Once the padding 550 has been added, this advantageously allows the preceding IFD (IFD1) to grow if necessary to add another entry or set of entries. This is generally represented in
The padding 550 may be used for other purposes as well. For example,
The padding also may be consumed by metadata, which in one implementation is consumed from the right (higher offset to lower offset) as represented from the perspective of
Depending on the data format, padding can be added elsewhere in the image file if appropriate. For example,
<?xpacket begin=“” . . . ?>
<xmp:xmpmeta . . .>
<dc:title> . . .</. . .>
padding space 0x20
. . .
. . .
As can be appreciated, by adding spaces (0×20) to the file, the padding space 1080 added to the XMP block 1082 allows the block 1082 to subsequently have metadata added thereto without needing to re-encode the file.
Turning to an explanation of the padding management mechanism 340 (
Step 1104 selects an <offset, size> pair from the dead space list, and step 1106 determines whether the size is sufficient to hold the amount of metadata to be written. If not, step 1106 advances to step 1114 to repeat the evaluation with the next <offset, size> pair until none remain.
If sufficient space is detected at step 1106, step 1108 computes how much space will be wasted if the dead space is used for the metadata. Essentially, steps 1108, 1110 and 1112 are directed towards finding the wasted space that if used, will result in the least amount of space being wasted. Thus, if less space is wasted at step 1110 than would be wasted with another <offset, size> pair, a new pair is saved at step 1112.
Step 1114 repeats the process until the list is exhausted. At this time, there was either no dead space that was sufficient, or the smallest amount of dead space that will hold the metadata has been located.
Step 1120 determines whether sufficient dead space was found, that is, at least one <offset, size> pair was located that can hold the metadata. If so, step 1122 represents writing the data to that dead space, and essentially removing the <offset, size> pair from the dead space list or adjusting it, e.g., if there is wasted space left over after adding the metadata item to the dead space, a new or adjusted <offset, size> for the remaining dead space is updated in the dead space list.
In the event that there was not sufficient dead space, step 1124 determines whether there is sufficient padding to hold the metadata. In one implementation, the padding is used even if using it results in the dead space list being overwritten. If sufficient padding exists, step 1126 represents writing the metadata to the padding region. Otherwise, the process failed to find sufficient space, and at step 1128 a re-encoding of the file needs to be performed.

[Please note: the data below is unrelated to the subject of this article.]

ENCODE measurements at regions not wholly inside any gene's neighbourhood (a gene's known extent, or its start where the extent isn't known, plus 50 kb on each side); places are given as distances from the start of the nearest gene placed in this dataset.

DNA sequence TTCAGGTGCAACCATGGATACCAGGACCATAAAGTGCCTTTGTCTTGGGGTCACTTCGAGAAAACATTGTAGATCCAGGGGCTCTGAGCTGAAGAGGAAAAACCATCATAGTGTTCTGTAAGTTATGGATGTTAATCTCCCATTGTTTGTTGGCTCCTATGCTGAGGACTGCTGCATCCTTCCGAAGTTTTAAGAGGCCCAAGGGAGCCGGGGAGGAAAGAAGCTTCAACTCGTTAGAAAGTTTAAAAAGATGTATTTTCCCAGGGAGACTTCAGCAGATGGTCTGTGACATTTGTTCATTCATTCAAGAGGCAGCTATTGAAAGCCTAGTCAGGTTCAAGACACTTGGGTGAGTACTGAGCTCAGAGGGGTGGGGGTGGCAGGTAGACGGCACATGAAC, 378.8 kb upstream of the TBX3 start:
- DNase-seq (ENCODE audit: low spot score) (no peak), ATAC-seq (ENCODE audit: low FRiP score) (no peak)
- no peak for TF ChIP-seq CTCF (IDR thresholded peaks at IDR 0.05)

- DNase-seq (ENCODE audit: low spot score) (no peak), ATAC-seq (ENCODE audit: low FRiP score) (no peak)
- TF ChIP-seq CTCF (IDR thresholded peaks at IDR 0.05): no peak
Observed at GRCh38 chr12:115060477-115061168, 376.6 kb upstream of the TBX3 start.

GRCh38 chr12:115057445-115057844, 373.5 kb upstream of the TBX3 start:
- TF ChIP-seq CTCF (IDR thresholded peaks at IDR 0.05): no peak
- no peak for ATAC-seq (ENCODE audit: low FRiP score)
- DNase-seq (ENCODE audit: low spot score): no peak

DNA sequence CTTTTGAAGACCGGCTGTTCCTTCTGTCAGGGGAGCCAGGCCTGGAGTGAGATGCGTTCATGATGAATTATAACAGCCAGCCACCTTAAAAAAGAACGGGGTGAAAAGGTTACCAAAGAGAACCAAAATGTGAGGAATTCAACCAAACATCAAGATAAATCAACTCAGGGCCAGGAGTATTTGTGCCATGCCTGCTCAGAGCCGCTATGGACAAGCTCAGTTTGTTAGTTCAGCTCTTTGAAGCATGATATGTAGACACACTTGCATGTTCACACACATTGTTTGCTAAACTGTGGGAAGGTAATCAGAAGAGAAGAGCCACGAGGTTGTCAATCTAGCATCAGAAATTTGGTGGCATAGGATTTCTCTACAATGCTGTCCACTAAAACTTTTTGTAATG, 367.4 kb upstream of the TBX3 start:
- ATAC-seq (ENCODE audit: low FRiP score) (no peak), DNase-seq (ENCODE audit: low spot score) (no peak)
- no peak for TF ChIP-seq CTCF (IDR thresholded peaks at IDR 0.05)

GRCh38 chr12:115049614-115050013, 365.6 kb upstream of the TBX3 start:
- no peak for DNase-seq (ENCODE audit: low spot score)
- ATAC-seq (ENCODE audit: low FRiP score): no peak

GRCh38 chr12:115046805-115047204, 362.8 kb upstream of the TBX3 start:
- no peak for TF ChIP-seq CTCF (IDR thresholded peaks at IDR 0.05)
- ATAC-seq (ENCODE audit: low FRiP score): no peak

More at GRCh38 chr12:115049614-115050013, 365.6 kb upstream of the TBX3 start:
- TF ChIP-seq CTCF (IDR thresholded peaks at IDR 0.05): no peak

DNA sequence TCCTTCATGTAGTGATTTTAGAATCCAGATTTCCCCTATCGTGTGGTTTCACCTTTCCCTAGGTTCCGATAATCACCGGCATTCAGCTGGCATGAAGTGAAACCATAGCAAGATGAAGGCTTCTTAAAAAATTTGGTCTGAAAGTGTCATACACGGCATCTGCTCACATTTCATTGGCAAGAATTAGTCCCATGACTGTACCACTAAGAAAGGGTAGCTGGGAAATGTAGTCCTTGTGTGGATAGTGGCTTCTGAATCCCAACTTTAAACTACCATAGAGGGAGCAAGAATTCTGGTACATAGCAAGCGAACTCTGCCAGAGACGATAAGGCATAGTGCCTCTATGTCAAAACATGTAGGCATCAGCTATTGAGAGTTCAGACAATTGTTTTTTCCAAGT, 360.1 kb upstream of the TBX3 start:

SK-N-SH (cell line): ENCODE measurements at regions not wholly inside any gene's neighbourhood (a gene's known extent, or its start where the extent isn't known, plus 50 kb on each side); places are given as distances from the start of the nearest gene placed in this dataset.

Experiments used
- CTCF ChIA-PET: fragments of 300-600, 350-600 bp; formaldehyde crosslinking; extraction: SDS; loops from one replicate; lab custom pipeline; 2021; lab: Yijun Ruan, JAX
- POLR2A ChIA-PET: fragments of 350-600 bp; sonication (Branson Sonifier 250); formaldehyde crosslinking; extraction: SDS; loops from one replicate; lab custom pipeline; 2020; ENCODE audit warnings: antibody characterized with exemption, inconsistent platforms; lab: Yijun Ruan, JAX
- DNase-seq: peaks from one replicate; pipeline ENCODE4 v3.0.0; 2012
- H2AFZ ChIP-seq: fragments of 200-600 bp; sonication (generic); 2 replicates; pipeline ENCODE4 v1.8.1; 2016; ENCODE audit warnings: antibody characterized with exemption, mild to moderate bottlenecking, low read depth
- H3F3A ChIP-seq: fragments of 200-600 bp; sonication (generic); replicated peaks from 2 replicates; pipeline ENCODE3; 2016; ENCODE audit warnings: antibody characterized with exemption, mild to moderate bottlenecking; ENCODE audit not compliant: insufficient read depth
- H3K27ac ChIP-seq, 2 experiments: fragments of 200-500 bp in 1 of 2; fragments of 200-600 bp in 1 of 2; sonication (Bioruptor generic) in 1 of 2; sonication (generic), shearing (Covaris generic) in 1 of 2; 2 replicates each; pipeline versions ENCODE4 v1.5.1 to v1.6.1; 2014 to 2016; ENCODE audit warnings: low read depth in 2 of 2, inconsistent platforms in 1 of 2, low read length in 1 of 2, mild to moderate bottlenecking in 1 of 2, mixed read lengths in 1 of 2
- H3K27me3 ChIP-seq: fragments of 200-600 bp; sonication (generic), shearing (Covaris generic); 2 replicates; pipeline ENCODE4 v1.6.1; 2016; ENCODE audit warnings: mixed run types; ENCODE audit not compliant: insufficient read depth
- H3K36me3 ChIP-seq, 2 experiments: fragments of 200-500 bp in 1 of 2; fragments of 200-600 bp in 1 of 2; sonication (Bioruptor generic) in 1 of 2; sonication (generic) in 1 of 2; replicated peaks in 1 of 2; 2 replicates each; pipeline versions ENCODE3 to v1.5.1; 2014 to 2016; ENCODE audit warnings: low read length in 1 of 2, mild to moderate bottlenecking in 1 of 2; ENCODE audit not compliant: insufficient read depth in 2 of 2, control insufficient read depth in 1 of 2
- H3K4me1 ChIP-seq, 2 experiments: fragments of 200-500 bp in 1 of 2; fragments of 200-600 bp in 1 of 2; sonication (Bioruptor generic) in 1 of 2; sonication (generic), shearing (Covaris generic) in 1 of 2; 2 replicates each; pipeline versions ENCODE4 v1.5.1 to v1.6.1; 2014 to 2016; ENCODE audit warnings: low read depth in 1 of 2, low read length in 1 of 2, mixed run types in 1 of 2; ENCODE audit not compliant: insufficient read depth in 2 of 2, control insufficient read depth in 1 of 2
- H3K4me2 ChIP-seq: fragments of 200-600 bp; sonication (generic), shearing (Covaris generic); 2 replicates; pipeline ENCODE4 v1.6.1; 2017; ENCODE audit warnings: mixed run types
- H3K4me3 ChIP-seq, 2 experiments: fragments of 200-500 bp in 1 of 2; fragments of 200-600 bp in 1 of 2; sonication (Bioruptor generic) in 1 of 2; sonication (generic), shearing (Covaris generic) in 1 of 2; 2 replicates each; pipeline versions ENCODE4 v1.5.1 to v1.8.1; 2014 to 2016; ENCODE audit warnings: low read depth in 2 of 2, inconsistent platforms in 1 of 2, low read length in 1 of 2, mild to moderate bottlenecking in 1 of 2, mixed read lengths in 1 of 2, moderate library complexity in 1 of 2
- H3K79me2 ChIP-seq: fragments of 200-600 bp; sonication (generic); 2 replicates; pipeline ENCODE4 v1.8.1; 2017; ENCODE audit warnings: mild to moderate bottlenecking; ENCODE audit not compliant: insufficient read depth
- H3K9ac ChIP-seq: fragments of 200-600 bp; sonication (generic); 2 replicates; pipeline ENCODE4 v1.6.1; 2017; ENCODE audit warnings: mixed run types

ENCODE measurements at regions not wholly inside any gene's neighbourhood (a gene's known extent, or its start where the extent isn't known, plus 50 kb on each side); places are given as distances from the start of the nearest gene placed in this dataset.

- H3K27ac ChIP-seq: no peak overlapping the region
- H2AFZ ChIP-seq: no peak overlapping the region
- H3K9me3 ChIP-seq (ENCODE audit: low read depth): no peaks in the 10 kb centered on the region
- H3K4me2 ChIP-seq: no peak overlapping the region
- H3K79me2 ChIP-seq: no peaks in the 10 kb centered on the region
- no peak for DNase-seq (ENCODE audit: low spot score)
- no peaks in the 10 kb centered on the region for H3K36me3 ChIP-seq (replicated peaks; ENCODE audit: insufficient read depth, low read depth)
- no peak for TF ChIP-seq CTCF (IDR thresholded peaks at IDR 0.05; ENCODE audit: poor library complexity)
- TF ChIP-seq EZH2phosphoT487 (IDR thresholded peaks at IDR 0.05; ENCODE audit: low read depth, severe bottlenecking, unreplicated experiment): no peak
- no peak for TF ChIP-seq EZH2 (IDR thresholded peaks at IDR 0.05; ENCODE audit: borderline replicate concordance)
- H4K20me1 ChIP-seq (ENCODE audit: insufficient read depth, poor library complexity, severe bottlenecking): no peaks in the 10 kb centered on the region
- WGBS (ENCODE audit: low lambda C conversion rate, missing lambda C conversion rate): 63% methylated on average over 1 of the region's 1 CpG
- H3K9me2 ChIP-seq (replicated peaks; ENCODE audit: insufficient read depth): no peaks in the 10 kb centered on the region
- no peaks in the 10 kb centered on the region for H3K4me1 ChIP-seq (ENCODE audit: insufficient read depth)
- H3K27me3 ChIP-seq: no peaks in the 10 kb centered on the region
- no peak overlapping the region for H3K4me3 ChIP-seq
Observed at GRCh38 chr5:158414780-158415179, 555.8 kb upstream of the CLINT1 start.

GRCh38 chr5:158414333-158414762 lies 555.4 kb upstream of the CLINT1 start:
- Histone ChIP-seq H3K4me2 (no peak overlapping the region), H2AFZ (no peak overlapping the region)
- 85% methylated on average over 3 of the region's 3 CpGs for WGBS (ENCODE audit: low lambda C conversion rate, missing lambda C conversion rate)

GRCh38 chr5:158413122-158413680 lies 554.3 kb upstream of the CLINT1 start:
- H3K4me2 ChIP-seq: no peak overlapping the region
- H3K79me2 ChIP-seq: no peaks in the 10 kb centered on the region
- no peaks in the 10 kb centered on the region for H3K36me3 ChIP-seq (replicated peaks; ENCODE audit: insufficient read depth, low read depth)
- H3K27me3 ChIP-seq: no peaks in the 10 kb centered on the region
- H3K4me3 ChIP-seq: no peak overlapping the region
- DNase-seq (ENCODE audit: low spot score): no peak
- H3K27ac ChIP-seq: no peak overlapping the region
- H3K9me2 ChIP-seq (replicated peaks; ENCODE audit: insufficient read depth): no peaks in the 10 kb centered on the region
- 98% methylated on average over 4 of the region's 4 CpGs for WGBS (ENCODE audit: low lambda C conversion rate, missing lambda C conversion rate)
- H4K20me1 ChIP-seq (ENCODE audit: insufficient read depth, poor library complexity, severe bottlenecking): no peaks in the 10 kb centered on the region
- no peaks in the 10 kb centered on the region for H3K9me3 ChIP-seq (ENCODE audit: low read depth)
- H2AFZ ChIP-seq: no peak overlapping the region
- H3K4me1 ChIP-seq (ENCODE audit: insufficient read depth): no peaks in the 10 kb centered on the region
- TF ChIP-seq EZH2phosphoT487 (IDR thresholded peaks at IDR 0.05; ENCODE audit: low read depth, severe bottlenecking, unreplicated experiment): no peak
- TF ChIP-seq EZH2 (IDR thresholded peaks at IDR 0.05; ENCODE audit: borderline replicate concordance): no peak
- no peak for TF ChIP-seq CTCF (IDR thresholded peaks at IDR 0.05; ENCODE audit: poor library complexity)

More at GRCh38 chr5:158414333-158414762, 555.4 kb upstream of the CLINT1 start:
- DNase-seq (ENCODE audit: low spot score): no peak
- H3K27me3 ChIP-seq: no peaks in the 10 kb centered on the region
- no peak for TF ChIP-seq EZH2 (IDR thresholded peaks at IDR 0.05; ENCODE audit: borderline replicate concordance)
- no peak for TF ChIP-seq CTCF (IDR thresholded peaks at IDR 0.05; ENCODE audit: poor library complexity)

Thus, to summarize, dead space is used first, if sufficient, with the dead space that results in the least amount of wasted space being selected for use. If no dead space is sufficient, the padding is evaluated to determine whether it can hold the metadata. Only if not is re-encoding performed.
If not, step 1208 repeats the process until all pairs in the list have been selected and evaluated. If no existing pair represents adjacent space to that of the newly deleted pair, step 1210 adds the newly deleted pair to the dead space list and increments the count. Note that the pairs may be sorted by size (step 1212), e.g., so that smaller-sized dead space pairs tracked in the padding will be overwritten, if necessary, before larger-sized pairs.
It is possible that following significant editing, the file may become fragmented with padding, dead space, deleted entries and so forth. While it is feasible to have a defragmentation utility as part of a metadata handler, a more straightforward way to handle such a situation is to simply re-encode the file. Padding is added to the re-encoded file, essentially starting over with a defragmented, padded file.
While the invention is susceptible to various modifications and alternative constructions, certain illustrated embodiments thereof are shown in the drawings and have been described above in detail. It should be understood, however, that there is no intention to limit the invention to the specific forms disclosed, but on the contrary, the intention is to cover all modifications, alternative constructions, and equivalents falling within the spirit and scope of the invention.
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|U.S. Classification||1/1, 707/E17.019, 707/E17.005, 707/999.102, 707/999.104, 707/999.101|
|Cooperative Classification||Y10S707/99943, Y10S707/99942, G06F17/30244, Y10S707/99945|
|Sep 26, 2005||AS||Assignment|
Owner name: MICROSOFT CORPORATION, WASHINGTON
Free format text: ASSIGNMENT OF ASSIGNORS INTEREST;ASSIGNORS:ALBERT, DAVID;VANDENBERG, ERIC S.;TURNER, JR., RICHARD SHAILER;AND OTHERS;REEL/FRAME:016585/0808;SIGNING DATES FROM 20050825 TO 20050827
|Sep 22, 2011||FPAY||Fee payment|
Year of fee payment: 4
|Dec 9, 2014||AS||Assignment|
Owner name: MICROSOFT TECHNOLOGY LICENSING, LLC, WASHINGTON
Free format text: ASSIGNMENT OF ASSIGNORS INTEREST;ASSIGNOR:MICROSOFT CORPORATION;REEL/FRAME:034543/0001
Effective date: 20141014